Friday, February 02, 2007
Books! Fiction, fiction, and more fiction!
Every afternoon, the delivery man drops off his pallet of book-boxes to our loading dock here at Stevereads. Dozens, sometimes hundreds of advance galley copies are in those boxes, all sent by publishers and agents living in the forlorn hope of a mention here on the literary tastemaker of the Interweb.
Browsing at your local Barnes&Noble might give you the impression you've seen the whole spectrum of books on offer, but you'd be wrong. Oh, you'd be wrong. There are things that exist in galley form that seem like elaborate pratical jokes rather than forthcoming books.
Fortunately, the central miracle of publishing still holds true: somehow, against soul-crushing odds, people write good books and then push, push, push to get them into the light of day.
That process of pushing is odious - classes, glad-handing, conference-going, junket-going, back-patting, drink-swilling, more glad-handing ... all done to such an extent that in almost all cases, the person who throws himself into it becomes LOST, becomes basically a living commercial for himself, 24 hours a day.
However, as disgusting as all that sounds, increasingly it seems to be the basic minimum you need to do to get your works before the public eye. To those of us here at Stevereads, this seems a faustian bargain at best - but entering into it has brought some good and interesting reading to our loading dock in the last few days.
Gawd only knows how much of themselves the authors in question had to sacrifice - and lie about - to get their books before us. But nevertheless, some of the books themselves are pretty good. Some of them are better than pretty good.
We'll put three of them before your notice today. We have gamesome, active readers here at Stevereads - people like ourselves, always eager for that next great reading experience. We offer the following three titles for your consideration, in ascending order of their likelihood to provide that experience:
Portrait of an Unknown Woman by Vanora Bennett - The woman in question is Meg Giggs, a young ward of Thomas More, and the novel also features another such young ward, John Clement, and the romantic connection between them. That oonnection is complicated by the feelings she developes for the painter Hans Holbein, and it's complicated by the turmoil of the English Reformation, and it's complicated by the wopper of a secret John Clement is carrying around.
The secret stretches the bounds of credulity, and the portrait of More is boringly pious (wouldn't it be refreshing to see a TRUE portrait of More, the ultimate junkyard-dog lawyer? Saints melted pretty quick in the heat of Henry's England), but the novel works on you anyway. As we've mentioned in this space before, Tudor fiction is especially tricky to write - almost everybody who tries it ends up swamping their book with their research. Certainly Bennett is guilty of this too - keep an eye out for paragraphs longer than ten sentences - but she compensates with a nice sense of how people interact. And it doesn't hurt that Erasmus (surely the patron saint of the Internet, and certainly our guiding spirit here at Stevereads) is all over this thing like poison ivy ... scarcely a page goes by without a mention, which will just have to do until a full-dress Erasmus NOVEL comes along ...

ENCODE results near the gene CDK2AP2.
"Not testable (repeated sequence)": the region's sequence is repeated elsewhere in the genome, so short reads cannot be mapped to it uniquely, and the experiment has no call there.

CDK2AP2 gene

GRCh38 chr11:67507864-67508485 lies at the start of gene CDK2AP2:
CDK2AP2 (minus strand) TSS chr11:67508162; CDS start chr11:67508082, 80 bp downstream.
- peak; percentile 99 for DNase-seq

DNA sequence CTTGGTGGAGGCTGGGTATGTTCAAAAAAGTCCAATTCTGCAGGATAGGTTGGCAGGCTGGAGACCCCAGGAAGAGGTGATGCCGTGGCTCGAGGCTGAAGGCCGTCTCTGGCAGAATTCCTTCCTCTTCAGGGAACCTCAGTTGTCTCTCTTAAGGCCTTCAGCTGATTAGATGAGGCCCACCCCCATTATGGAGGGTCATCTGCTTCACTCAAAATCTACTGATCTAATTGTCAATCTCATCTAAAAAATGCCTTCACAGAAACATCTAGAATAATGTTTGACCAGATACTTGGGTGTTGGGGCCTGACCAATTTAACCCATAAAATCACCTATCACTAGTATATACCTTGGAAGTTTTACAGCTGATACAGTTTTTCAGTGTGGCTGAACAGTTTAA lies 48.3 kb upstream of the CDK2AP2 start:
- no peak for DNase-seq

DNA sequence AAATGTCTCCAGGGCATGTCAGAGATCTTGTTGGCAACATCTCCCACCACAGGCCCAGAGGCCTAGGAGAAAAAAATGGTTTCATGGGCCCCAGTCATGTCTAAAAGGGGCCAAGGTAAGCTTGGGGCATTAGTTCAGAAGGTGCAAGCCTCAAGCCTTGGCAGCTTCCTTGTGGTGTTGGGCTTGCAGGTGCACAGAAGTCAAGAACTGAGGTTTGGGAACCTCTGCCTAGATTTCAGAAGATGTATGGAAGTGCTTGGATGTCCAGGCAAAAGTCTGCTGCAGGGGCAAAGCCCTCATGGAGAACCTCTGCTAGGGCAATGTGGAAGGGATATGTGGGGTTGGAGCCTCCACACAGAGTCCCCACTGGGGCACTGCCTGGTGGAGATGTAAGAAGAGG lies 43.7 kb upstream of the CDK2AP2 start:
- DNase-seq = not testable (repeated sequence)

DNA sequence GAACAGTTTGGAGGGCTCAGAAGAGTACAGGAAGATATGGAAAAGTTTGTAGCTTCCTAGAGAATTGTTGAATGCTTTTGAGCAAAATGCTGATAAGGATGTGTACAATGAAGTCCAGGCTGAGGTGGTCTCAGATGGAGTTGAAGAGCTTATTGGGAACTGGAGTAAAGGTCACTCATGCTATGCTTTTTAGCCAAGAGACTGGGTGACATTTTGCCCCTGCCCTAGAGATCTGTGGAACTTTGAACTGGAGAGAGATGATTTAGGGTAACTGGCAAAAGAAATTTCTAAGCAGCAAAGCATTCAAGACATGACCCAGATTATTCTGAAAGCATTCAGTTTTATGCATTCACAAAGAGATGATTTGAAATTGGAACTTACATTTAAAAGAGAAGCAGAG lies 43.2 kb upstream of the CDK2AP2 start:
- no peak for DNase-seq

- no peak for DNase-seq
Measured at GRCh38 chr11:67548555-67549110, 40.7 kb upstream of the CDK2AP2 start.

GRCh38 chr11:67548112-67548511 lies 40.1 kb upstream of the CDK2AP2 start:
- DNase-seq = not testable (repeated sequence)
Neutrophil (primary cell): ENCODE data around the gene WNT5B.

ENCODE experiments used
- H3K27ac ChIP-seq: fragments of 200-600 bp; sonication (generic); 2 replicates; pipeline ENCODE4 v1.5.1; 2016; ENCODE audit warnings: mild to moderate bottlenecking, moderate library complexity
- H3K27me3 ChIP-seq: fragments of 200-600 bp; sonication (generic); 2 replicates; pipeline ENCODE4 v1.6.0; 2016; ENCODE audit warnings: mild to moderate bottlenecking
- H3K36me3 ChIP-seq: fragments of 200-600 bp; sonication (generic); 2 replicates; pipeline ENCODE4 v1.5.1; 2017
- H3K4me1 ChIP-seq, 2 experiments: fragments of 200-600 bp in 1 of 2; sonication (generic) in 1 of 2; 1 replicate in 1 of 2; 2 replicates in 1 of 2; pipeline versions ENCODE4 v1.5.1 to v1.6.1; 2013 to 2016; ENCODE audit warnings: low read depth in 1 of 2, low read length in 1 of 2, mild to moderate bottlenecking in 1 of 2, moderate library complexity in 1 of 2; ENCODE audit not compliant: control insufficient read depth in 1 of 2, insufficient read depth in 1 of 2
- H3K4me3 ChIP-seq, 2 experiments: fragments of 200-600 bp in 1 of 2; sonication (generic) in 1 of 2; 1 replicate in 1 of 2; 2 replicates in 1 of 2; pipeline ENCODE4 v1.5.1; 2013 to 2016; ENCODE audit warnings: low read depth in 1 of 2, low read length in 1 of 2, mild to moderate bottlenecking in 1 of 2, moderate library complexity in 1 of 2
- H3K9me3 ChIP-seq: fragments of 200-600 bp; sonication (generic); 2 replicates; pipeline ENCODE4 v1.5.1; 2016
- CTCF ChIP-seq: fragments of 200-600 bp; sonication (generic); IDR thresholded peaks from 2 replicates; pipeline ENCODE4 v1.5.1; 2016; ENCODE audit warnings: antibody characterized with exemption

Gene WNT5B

Ascent by Jed Mecurio - This is a better book than Bennett's, and at half the length, a wry, sharp book with a killer premise: what if, under a shroud of Soviet secrecy, Russia got a man to the moon before the United States?
Mercurio takes that premise and fleshes out his enigmatic central character, Yefgenii Yeremin, against its backdrop. Yeremin becomes a crack MiG pilot (the aerial combat sequences are absolutely thrilling, easily the most virtuoso writing in the book) and eventually gets selected for a space program so secret his participation will never be known (we defy you, however, to look at pictures of the Apollo missions the same way again once you've read this book).
Although Mercurio never says it outright, the best part of Yeremin is that he's got the 'right stuff' ... his hunger for the open skies is identical to that of Yaeger, Aldrin, Armstrong and the rest. There's a great little moment in the novel where Yeremin's been grounded by heavy rains for four days. When the sky finally clears, Yeremin's soul itself exults:
"Yefgenii's mask moulded to his face. His harness felt snug. The aircraft fitted him and he fitted it. The picture outside the cockpit represented a universe in its most comfortable and understandable aspect: a patchwork of land below, a sky above, and in between a sport of death and survival for men to play.